It All Adds Up: The Positive Effects of Smart Information Management
May 15, 2011
A thoughtfully designed information management plan drives cost savings, strongly supports compliance and increases efficiency.
Every business generates a wealth (or perhaps an avalanche) of data and records. But how can you best store and access it? Unfortunately, this often isn’t a front-burner issue until an audit, a legal action or a natural disaster forces the issue to the fore.
If you’re lacking an information management plan, you're missing opportunities to find cost savings, improve efficiencies and reduce the risks associated with noncompliance. And make no mistake: these benefits are connected; a weakness in any one aspect will hamper you in the others. As more data drives up your storage expenses, for example, it's harder to be efficient. And when you're not in compliance, you can incur some serious costs.
Once you start crafting an information management plan, keep these three related aspects in mind:
1. FOCUS ON: COST SAVINGS
What businessperson isn't always looking to cut costs? Don't overlook the hidden savings potential in improved information management, especially when inconsistent plans across various departments are killing efficiency. Do you have a messy filing system? It'll cost you. In fact, a 2006 IDC study reveals that an inefficient organization can attribute up to $14,000 of lost productivity per worker per year to its information retrieval difficulties. So why not consider these budget-conscious measures? :
- Eliminate unnecessary information to drive down the cost of storing paper and electronic records.
- Improve availability and accessibility to save the expense of locating or recreating misplaced information.
- Implement tiered storage processes to reduce average storage costs.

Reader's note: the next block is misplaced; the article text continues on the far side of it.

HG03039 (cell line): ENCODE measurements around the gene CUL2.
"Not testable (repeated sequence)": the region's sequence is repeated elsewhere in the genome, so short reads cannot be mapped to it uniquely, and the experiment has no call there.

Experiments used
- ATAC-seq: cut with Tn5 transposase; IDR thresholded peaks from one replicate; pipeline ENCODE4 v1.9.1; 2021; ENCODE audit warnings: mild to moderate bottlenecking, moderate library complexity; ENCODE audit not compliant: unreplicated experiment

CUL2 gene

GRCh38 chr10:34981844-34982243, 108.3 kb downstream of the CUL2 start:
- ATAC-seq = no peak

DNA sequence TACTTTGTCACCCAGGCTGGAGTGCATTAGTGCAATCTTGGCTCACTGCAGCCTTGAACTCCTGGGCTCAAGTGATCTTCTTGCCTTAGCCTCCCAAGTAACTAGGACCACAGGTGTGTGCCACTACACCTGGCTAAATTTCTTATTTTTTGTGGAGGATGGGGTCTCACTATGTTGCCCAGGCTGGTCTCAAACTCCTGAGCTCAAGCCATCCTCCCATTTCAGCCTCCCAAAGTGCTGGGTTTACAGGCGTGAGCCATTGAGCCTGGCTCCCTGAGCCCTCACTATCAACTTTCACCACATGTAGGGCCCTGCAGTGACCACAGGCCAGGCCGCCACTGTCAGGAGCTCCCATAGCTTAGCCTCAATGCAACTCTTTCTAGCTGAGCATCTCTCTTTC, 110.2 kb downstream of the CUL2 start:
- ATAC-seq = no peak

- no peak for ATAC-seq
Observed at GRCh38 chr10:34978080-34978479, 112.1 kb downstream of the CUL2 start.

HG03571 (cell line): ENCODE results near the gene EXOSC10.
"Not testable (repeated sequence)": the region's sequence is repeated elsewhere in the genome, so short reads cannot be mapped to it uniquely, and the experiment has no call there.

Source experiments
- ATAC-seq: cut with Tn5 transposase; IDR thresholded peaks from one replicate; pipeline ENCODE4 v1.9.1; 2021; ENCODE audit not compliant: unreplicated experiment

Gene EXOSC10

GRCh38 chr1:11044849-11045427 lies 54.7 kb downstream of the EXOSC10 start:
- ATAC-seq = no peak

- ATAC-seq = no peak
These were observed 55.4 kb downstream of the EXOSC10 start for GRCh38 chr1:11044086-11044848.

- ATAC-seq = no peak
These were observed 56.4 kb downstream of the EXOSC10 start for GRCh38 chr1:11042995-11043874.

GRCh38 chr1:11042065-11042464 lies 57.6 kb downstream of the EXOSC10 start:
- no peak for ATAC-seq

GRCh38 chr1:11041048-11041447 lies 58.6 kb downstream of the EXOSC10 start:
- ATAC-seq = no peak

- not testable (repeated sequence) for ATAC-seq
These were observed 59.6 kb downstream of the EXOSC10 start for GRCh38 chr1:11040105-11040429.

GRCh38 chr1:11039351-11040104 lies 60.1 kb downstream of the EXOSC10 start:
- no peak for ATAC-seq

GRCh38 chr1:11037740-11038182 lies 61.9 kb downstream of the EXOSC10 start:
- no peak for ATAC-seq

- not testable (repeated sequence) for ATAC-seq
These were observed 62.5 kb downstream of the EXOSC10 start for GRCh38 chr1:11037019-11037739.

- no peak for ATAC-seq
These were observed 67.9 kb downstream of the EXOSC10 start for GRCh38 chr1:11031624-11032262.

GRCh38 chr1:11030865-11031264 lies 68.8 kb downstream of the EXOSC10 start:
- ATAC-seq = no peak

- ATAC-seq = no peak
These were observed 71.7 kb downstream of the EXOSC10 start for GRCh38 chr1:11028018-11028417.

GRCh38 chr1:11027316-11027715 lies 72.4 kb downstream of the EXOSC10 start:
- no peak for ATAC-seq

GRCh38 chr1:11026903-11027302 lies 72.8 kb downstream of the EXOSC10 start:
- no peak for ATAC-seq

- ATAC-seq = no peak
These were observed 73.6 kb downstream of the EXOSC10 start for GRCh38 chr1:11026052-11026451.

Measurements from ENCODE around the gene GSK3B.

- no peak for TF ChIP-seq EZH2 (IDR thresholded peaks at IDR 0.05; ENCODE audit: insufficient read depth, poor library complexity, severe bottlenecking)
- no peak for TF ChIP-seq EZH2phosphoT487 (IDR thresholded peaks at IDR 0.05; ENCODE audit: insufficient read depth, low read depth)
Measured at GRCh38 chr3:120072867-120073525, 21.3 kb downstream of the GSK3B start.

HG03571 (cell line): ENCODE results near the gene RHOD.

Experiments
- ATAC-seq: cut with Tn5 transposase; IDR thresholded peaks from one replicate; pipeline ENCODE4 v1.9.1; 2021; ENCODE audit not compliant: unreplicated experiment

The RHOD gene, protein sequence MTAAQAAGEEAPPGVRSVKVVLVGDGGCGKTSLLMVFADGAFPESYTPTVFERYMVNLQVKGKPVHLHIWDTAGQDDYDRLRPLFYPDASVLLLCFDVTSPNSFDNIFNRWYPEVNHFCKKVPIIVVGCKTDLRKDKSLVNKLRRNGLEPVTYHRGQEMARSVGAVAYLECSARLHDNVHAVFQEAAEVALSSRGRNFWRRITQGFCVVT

Follow through on these principles, and you can find savings through new storage methods, create an efficient retention policy and avoid the unplanned expense of a challenging document retrieval exercise—and maybe even fines and penalties.
2. FOCUS ON: COMPLIANCE
When it comes to information management and storage, compliance means developing policy to meet the requirements of federal, state and industry regulations and adhering to that policy in your day-to-day actions. The optimal program is legally defensible, consistently applied and able to support your regulatory obligations. (By the way, some records management personnel are now actually answering to their firms’ legal, compliance and finance departments, where compliance resonates most and receives the proper attention.) Here’s how to jumpstart your compliance initiative:
- Organize information management basics, including roles and responsibilities and company-wide terminology.
- Assess what you have now. Then apply these findings to an enterprise-wide implementation plan.
- Develop a legally credible retention schedule, as well as policies and procedures addressing privacy, security and disposal issues for both current records and those you’ll handle in the future.
- Implement a formally communicated compliance program across the business—and include training.
- Manage the program via reporting and metrics that help to ensure ongoing data security, accessibility and integrity.
- Audit policies’ compliance routinely.
Follow through with these steps, and you'll be better prepared to be in line with the appropriate laws and regulations, have faster response times in the event of an audit or litigation and avoid fines and penalties associated with failing to provide information in a timely fashion.
3. FOCUS ON: EFFICIENCY
A sound information access and distribution plan for your business is bound to boost its day-to-day efficiency. Whether it’s the ability to quickly respond to customer inquiries by accessing paper transaction records or processing expense reports accurately and quickly, effective information management is essential to your business. Here’s two ways to work both faster and smarter:
- Limit the amount of paper and electronic records at arm’s reach to only essential items supporting critical processes. Cutting clutter is the key to improved efficiency.
- Apply record storage and retention policies that ensure flexible access to both paper and electronic information.
If you stick to these objectives, you’ll be able to identify and remove bottlenecks that slow the distribution of your critical information. You’ll also reduce the time associated with creating and circulating multiple copies of a single record, while making your company more agile and responsive.
The Positive Effects of Information Management